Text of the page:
Duke Robillard Biography
Michael Robillard, 4 October 1948, Woonsocket, Rhode Island, USA. Although associated in most minds with Roomful Of Blues, the band he formed with pianist Al Copley in 1967, Robillards ambitions reach beyond the rigorous guidelines of the blues. This is reflected in the number of times he has left blues-based bands in order to pursue more personal musical goals. In its first 12 years, Roomful Of Blues extended its gig sheet beyond Boston and Rhode Island and down the east coast to New York and Washington. After signing with Island Records and recording two albums, Robillard left the band in 1979 to form the Pleasure Kings with Thomas Enright and Tom DeQuattro. He also worked with Robert Gordon and the Legendary Blues Band. In 1990, he replaced Jimmie Vaughan in the Fabulous Thunderbirds, which at the time featured two ex-Roomful Of Blues musicians, Preston Hubbard and Fran Christina. In 1992, Robillard left the Fabulous Thunderbirds to once again form a new band, this time with Marty Ballou and ex-Lonnie Mack drummer Jeff McAllister. His debut for the Virgin Records imprint PointBlank, Temptation, featured a set of original songs (with the exception of Sugar Boy Crawfords Whats Wrong?) that illustrated Robillards creative potential without establishing a persona as convincing as that he assumes when playing blues. Dukes Blues was a throwback album that not only reprised numbers such as Roy Miltons Information Blues and T-Bone Walkers Dont Leave Me Baby, but actually sounded as if the songs were recorded in the 50s. Robillards own modern songs on the album had a similar old-fashioned feel. Following one further set for PointBlank Robillard began licensing his material to Shanachie Records, releasing acclaimed albums such as New Blues For Modern Man and Explorer. After the jazz and worldbeat experiments of theses recordings, Robillard delighted his fans by returning to straight-ahead blues on 2002s Living With The Blues. During this period he also recorded two albums with jazz guitarist Herb Ellis.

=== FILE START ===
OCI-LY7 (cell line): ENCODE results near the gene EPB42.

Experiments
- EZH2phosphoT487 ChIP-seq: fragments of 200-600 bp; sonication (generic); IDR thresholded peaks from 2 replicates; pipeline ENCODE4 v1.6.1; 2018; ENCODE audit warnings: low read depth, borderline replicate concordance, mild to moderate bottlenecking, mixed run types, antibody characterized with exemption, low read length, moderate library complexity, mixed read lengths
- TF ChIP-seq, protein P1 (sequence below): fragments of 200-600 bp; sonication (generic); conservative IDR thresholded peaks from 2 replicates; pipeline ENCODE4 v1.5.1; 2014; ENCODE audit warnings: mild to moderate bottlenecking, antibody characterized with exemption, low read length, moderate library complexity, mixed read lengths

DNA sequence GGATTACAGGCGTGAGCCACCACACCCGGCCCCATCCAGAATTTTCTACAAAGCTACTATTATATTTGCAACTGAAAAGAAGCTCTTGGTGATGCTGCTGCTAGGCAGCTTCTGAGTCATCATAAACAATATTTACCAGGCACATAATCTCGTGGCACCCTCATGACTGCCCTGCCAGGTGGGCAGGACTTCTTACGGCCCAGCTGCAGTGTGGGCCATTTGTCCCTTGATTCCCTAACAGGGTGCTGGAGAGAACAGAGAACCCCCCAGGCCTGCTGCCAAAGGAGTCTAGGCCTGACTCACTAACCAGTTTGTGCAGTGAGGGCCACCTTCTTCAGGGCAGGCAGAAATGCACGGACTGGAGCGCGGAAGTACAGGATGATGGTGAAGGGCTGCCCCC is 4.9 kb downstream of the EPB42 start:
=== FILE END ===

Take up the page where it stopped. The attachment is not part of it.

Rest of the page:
Source: The Encyclopedia of Popular Music by Colin Larkin. Licensed from Muze.